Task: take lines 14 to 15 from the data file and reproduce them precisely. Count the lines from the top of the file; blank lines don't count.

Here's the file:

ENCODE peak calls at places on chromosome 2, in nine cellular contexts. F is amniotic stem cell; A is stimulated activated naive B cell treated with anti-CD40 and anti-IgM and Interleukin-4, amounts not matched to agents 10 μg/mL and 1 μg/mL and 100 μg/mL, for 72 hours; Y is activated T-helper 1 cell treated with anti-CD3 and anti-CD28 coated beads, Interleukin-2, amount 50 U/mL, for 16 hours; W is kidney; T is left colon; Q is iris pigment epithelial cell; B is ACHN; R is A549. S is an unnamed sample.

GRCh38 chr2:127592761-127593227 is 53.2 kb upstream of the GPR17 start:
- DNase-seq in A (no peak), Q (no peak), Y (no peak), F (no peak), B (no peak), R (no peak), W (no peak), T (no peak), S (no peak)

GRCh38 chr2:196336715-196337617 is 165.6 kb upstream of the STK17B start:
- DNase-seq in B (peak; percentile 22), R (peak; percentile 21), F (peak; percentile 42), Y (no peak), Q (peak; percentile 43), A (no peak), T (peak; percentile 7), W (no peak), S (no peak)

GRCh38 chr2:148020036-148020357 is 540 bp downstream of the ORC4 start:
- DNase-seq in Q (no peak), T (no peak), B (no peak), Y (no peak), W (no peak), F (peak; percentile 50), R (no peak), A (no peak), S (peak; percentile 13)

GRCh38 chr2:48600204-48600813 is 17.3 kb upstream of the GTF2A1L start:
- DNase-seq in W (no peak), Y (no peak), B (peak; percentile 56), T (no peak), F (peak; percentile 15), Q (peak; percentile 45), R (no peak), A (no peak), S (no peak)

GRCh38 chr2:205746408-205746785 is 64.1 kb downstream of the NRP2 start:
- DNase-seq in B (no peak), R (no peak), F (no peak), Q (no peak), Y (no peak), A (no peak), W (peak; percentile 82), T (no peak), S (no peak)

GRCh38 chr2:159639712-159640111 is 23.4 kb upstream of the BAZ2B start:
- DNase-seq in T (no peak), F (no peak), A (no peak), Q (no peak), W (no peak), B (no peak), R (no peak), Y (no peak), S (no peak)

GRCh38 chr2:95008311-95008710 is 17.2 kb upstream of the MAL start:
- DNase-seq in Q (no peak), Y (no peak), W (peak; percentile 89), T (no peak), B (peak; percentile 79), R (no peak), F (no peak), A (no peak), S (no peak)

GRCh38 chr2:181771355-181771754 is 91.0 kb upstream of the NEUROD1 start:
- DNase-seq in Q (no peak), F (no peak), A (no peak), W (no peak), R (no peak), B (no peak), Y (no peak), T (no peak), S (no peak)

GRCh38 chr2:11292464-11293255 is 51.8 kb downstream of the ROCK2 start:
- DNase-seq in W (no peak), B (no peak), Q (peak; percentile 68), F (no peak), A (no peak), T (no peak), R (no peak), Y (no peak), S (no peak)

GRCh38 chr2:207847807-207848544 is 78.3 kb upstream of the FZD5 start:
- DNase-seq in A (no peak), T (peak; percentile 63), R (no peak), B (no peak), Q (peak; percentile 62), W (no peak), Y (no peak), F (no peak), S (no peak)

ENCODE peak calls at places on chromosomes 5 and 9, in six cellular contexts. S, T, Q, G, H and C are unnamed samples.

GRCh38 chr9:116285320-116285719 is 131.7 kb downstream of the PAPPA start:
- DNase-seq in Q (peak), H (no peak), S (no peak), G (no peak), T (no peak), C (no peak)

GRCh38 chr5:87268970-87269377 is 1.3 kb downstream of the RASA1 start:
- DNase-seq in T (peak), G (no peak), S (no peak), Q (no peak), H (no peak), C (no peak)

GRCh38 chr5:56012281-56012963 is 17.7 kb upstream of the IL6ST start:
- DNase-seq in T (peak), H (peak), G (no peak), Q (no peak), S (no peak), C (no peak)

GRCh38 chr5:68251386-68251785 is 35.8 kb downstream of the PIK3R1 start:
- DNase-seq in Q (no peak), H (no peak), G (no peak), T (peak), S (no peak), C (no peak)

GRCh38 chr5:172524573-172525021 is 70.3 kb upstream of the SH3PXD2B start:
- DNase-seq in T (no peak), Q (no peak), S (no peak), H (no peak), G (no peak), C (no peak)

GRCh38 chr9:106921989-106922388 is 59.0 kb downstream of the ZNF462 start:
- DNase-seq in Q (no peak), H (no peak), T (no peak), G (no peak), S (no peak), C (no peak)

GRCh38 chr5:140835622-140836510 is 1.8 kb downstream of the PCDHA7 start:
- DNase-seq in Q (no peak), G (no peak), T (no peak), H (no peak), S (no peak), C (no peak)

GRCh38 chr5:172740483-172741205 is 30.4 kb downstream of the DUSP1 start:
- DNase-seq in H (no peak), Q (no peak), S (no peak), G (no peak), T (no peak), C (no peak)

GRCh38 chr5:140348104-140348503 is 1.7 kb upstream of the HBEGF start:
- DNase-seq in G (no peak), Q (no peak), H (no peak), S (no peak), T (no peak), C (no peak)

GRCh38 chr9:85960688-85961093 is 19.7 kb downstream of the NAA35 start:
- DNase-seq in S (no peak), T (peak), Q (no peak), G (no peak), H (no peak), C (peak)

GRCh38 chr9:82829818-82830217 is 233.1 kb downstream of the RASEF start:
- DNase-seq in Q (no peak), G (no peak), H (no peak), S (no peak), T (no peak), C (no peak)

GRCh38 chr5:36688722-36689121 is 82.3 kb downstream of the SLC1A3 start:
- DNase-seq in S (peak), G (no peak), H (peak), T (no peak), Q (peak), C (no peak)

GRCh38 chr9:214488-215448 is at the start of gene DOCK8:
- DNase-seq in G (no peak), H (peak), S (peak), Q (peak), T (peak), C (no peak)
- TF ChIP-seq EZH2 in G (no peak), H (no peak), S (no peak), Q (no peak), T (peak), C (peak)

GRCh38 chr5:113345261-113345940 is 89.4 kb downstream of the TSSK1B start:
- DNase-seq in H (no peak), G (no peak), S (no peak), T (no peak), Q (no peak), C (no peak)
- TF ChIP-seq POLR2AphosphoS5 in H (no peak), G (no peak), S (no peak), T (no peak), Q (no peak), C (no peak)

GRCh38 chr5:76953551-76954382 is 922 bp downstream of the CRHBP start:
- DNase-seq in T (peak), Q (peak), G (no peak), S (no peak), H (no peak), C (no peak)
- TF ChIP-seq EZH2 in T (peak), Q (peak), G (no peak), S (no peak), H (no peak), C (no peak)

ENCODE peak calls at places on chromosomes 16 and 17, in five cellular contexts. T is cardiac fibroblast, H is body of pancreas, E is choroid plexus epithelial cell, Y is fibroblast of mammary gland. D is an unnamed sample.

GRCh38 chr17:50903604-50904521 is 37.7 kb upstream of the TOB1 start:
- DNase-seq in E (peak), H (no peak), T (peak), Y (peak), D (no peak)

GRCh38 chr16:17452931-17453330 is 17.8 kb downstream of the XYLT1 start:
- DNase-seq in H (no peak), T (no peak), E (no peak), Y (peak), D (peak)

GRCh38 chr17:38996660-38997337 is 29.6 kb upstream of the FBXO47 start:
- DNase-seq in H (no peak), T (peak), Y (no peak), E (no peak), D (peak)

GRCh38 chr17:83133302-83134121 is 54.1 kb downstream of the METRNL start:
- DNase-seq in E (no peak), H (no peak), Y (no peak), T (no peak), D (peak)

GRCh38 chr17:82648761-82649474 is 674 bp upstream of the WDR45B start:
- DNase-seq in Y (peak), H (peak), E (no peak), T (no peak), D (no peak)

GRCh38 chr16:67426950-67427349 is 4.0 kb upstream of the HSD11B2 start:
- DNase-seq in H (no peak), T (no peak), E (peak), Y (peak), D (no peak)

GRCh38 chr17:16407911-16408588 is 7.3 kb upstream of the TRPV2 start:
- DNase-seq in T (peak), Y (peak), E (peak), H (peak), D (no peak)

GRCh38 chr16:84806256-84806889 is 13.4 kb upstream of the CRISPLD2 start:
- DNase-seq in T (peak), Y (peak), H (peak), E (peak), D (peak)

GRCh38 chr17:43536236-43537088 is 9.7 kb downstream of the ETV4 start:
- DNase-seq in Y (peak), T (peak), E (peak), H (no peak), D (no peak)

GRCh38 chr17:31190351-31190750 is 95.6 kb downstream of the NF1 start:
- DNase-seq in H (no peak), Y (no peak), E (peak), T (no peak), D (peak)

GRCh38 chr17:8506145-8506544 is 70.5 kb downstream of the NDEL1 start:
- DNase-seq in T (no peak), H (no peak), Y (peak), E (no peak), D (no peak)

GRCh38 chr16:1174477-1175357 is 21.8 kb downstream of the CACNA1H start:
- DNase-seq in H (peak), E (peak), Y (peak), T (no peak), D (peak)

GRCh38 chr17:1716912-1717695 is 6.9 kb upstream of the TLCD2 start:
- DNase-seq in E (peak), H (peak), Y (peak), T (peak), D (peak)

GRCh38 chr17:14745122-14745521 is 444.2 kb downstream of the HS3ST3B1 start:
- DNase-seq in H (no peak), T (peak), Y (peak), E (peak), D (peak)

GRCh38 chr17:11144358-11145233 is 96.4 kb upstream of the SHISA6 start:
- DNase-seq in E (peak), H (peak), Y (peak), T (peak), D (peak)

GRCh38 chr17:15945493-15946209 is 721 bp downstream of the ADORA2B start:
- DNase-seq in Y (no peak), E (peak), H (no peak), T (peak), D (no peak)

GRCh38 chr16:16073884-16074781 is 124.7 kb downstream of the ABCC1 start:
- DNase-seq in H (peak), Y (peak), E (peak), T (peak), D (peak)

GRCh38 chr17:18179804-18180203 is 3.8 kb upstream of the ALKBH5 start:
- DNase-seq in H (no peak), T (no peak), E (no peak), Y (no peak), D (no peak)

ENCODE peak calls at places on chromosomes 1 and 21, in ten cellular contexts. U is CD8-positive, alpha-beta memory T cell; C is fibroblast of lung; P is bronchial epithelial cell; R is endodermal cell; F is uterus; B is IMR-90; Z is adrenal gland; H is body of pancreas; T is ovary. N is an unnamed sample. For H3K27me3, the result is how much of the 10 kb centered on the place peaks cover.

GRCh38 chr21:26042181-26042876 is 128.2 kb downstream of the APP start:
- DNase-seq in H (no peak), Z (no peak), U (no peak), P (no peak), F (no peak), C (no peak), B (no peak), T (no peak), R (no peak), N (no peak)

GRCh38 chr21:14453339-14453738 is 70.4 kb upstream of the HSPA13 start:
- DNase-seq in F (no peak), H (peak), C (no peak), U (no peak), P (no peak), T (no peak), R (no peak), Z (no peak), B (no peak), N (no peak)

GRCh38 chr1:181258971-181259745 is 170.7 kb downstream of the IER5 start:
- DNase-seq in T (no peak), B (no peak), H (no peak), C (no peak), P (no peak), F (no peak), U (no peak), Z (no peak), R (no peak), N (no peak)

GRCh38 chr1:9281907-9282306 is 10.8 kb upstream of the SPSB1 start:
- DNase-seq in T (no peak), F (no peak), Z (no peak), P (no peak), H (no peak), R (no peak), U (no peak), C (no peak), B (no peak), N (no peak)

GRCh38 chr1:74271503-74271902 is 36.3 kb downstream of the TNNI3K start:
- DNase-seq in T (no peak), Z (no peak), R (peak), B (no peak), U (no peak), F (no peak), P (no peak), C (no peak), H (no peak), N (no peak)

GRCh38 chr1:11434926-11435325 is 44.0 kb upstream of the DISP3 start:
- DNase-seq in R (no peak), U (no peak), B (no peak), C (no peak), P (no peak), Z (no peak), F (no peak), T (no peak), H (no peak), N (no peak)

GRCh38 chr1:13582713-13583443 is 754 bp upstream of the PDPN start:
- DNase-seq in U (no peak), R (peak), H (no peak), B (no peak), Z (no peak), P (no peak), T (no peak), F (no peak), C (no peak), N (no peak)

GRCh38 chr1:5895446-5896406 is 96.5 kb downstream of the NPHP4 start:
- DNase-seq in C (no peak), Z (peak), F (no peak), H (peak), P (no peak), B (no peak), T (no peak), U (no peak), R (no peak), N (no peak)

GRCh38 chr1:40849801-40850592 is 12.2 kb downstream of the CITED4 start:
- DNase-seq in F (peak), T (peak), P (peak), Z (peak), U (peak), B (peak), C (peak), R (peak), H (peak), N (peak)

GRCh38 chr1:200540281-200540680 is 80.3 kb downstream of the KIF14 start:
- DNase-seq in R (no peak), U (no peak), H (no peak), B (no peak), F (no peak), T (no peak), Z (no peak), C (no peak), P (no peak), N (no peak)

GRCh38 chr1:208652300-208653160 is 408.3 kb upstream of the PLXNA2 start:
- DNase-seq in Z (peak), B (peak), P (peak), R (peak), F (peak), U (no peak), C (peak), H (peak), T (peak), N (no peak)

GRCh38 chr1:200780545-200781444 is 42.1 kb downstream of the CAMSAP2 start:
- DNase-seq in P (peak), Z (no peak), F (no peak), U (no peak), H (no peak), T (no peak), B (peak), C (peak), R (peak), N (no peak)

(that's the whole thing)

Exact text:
GRCh38 chr2:95008311-95008710 is 17.2 kb upstream of the MAL start:
- DNase-seq in Q (no peak), Y (no peak), W (peak; percentile 89), T (no peak), B (peak; percentile 79), R (no peak), F (no peak), A (no peak), S (no peak)